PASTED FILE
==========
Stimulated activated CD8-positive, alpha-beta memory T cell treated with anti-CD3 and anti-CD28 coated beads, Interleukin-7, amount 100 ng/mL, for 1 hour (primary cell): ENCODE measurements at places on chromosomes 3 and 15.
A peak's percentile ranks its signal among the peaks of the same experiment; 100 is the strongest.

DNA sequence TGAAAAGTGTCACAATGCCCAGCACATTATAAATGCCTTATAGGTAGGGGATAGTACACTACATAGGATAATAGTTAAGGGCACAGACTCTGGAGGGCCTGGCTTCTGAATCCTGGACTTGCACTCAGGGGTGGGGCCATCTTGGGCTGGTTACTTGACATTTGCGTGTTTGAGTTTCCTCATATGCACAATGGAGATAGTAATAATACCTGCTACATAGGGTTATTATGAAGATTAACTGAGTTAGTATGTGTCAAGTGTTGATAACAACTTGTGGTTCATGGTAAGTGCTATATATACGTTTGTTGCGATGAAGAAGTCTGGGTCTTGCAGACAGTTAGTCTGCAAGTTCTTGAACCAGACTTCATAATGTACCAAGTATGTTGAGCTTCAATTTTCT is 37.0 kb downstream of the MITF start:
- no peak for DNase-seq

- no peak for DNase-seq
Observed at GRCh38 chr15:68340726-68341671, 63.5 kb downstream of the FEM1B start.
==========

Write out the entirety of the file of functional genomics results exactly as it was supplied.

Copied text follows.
Stimulated activated CD8-positive, alpha-beta memory T cell treated with anti-CD3 and anti-CD28 coated beads, Interleukin-7, amount 100 ng/mL, for 1 hour (primary cell): ENCODE measurements at places on chromosomes 3 and 15.
A peak's percentile ranks its signal among the peaks of the same experiment; 100 is the strongest.

DNA sequence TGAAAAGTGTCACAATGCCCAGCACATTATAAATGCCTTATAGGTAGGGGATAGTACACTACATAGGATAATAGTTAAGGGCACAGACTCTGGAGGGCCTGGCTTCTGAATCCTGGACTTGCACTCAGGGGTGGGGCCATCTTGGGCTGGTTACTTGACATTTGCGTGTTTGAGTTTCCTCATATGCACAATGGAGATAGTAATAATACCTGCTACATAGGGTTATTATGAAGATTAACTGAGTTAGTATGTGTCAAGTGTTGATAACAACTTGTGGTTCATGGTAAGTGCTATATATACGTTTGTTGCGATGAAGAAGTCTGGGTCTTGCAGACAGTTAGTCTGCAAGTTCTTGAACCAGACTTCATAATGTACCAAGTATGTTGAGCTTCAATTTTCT is 37.0 kb downstream of the MITF start:
- no peak for DNase-seq

- no peak for DNase-seq
Observed at GRCh38 chr15:68340726-68341671, 63.5 kb downstream of the FEM1B start.